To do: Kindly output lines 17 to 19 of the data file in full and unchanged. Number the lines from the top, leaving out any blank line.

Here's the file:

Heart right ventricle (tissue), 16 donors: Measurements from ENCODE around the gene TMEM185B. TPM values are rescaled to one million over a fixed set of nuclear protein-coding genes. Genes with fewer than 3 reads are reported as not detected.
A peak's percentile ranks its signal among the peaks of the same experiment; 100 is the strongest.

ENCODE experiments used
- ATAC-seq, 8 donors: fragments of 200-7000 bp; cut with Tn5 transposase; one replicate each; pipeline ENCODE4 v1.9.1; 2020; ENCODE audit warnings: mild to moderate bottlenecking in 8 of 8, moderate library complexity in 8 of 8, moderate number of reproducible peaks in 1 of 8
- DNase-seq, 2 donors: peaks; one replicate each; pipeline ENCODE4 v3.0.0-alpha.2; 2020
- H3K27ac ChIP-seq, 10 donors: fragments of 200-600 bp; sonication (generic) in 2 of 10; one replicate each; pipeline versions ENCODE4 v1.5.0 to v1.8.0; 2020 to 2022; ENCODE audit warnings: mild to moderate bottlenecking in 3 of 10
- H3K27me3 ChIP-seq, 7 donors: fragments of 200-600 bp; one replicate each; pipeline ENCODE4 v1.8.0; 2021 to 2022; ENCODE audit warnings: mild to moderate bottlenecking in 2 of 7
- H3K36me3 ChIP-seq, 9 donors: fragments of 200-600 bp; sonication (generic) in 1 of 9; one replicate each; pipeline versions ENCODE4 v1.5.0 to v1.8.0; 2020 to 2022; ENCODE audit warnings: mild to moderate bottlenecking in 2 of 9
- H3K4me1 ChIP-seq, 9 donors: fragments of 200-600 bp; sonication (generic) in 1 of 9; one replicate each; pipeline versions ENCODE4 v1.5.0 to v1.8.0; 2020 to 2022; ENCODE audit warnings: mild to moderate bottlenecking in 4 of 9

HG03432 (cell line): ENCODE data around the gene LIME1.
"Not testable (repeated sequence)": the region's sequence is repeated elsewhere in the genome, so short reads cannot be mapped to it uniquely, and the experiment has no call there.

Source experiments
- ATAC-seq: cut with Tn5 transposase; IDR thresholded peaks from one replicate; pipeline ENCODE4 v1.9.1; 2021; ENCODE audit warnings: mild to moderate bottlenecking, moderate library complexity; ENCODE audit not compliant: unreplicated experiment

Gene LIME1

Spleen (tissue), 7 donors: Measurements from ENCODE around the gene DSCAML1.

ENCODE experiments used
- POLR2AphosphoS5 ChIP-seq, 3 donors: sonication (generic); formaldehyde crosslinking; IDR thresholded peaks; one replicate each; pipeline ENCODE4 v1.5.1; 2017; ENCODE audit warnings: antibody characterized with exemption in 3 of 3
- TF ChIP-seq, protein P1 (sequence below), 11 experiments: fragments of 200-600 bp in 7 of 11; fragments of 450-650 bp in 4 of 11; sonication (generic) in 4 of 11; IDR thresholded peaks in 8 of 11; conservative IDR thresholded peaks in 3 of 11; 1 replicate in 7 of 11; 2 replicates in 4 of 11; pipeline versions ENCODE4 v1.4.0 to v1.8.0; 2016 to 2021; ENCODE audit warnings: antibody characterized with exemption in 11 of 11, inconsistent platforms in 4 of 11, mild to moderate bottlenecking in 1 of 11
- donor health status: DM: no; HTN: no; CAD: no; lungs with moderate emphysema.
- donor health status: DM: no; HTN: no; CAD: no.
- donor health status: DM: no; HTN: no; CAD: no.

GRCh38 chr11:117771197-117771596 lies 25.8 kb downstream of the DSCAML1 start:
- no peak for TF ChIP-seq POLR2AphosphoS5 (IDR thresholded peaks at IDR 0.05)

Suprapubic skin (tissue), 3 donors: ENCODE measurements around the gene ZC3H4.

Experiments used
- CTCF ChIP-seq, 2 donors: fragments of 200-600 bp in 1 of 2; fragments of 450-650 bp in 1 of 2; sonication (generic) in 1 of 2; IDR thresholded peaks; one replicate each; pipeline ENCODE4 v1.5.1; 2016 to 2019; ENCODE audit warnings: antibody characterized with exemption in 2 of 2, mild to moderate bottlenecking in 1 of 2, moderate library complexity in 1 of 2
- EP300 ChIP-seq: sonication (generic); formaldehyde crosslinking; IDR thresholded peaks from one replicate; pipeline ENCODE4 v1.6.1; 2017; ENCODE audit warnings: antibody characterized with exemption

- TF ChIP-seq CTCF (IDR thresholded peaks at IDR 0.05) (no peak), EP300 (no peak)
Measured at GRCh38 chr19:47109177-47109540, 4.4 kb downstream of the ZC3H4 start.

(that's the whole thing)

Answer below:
- POLR2AphosphoS5 ChIP-seq, 3 donors: sonication (generic); formaldehyde crosslinking; IDR thresholded peaks; one replicate each; pipeline ENCODE4 v1.5.1; 2017; ENCODE audit warnings: antibody characterized with exemption in 3 of 3
- TF ChIP-seq, protein P1 (sequence below), 11 experiments: fragments of 200-600 bp in 7 of 11; fragments of 450-650 bp in 4 of 11; sonication (generic) in 4 of 11; IDR thresholded peaks in 8 of 11; conservative IDR thresholded peaks in 3 of 11; 1 replicate in 7 of 11; 2 replicates in 4 of 11; pipeline versions ENCODE4 v1.4.0 to v1.8.0; 2016 to 2021; ENCODE audit warnings: antibody characterized with exemption in 11 of 11, inconsistent platforms in 4 of 11, mild to moderate bottlenecking in 1 of 11
- donor health status: DM: no; HTN: no; CAD: no; lungs with moderate emphysema.